Imaging techniques for the evaluation of ischemia and viability
IHF represents the impairment in contractility of (principally) the left ventricle (LV) due to obstructive CAD. Whether revascularization will improve contractility and/or outcome is determined by the balance of myocardial ischemia and scar to viable cardiomyocytes as well as other factors discussed later in this chapter. Unless stress testing is deemed too high of a risk because of the patient clinical status or coronary anatomy (e.g., critical left main or three-vessel CAD), it is generally reasonable to first assess the presence and magnitude of stress-induced ischemia. Please refer to Chapter 4 for a detailed discussion of radionuclide imaging techniques and protocols for stress radionuclide imaging. In patients without significant inducible ischemia and large apparent areas of scarring, there is a need to determine whether these regions may, in fact, contain significant viable myocardium. Methods to assess viability have nevertheless been established with echocardiography, SPECT or PET imaging, and cardiac magnetic resonance imaging (CMR).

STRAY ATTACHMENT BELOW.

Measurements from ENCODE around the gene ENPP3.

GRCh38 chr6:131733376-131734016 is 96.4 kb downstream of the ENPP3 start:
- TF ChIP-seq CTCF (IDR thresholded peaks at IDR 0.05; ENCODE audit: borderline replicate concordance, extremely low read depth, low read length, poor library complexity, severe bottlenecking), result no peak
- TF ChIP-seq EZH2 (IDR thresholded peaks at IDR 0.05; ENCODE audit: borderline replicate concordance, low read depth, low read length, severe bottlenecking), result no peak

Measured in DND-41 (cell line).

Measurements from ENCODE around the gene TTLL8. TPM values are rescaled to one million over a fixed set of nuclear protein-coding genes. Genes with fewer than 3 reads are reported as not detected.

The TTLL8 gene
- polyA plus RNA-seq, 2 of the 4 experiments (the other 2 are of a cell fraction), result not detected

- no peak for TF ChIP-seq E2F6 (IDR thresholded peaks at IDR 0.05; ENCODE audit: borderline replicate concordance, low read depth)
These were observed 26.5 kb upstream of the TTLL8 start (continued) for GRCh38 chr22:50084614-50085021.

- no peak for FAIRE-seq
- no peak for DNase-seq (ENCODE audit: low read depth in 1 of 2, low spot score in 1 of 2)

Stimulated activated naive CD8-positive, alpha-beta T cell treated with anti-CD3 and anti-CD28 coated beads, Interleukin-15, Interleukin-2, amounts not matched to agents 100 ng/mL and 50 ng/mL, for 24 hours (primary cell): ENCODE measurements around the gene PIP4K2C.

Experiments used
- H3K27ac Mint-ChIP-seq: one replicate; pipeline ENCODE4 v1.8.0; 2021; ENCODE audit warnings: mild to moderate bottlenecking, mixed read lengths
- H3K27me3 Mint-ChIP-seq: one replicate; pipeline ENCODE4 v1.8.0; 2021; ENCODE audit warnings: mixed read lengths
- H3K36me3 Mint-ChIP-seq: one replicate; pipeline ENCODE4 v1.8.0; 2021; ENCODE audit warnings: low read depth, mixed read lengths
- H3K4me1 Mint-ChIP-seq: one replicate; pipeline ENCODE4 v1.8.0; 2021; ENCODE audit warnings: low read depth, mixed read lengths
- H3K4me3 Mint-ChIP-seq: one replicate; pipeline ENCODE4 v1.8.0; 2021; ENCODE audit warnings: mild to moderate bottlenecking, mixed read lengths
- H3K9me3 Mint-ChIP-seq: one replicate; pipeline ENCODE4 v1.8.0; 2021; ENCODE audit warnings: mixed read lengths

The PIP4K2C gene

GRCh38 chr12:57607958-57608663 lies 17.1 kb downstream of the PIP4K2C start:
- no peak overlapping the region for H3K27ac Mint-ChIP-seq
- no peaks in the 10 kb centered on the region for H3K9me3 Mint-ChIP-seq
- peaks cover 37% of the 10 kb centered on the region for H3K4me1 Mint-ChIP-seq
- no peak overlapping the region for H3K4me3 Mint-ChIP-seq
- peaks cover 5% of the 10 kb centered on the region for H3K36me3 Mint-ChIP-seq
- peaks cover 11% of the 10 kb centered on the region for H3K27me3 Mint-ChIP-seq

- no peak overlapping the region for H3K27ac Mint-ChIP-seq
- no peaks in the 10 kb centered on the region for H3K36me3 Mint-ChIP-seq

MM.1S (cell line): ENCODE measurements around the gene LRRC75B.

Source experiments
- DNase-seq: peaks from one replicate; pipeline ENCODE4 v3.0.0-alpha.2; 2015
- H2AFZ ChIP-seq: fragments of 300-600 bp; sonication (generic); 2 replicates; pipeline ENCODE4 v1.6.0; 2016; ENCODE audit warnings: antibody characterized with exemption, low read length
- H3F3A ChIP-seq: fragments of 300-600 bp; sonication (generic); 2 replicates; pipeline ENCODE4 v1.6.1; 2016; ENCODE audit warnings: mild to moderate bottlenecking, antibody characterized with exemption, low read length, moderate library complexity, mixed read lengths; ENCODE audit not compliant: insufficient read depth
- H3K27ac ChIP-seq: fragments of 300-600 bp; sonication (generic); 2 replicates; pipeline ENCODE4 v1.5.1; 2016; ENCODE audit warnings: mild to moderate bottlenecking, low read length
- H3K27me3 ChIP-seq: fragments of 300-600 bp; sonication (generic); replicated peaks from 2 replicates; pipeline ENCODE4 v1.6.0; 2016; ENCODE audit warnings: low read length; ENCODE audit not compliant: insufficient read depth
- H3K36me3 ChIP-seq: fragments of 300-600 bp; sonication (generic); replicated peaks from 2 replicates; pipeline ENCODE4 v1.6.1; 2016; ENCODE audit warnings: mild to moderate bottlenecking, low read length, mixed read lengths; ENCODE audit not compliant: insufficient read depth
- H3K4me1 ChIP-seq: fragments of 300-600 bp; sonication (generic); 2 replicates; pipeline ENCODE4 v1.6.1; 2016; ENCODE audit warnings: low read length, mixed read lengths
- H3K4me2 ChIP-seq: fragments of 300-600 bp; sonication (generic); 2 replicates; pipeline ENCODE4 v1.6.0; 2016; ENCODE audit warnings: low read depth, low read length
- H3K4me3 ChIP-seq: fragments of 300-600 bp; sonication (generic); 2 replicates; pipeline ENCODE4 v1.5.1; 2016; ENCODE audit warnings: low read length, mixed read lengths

Echocardiography uses functional and morphologic appearances to help determine the presence of predominant scar versus viable myocardium ( Table 20.2 ). , LV end-diastolic wall thickness less than 6 mm on echocardiography is associated with scar as is a lack of response to dobutamine stress in segments with impaired wall motion at rest. Classically, patients with ischemic LV impairment demonstrate a biphasic response to dobutamine stress in viable segments with an initial improvement in segment function, but with increasing dobutamine doses the initial improvement typically deteriorates.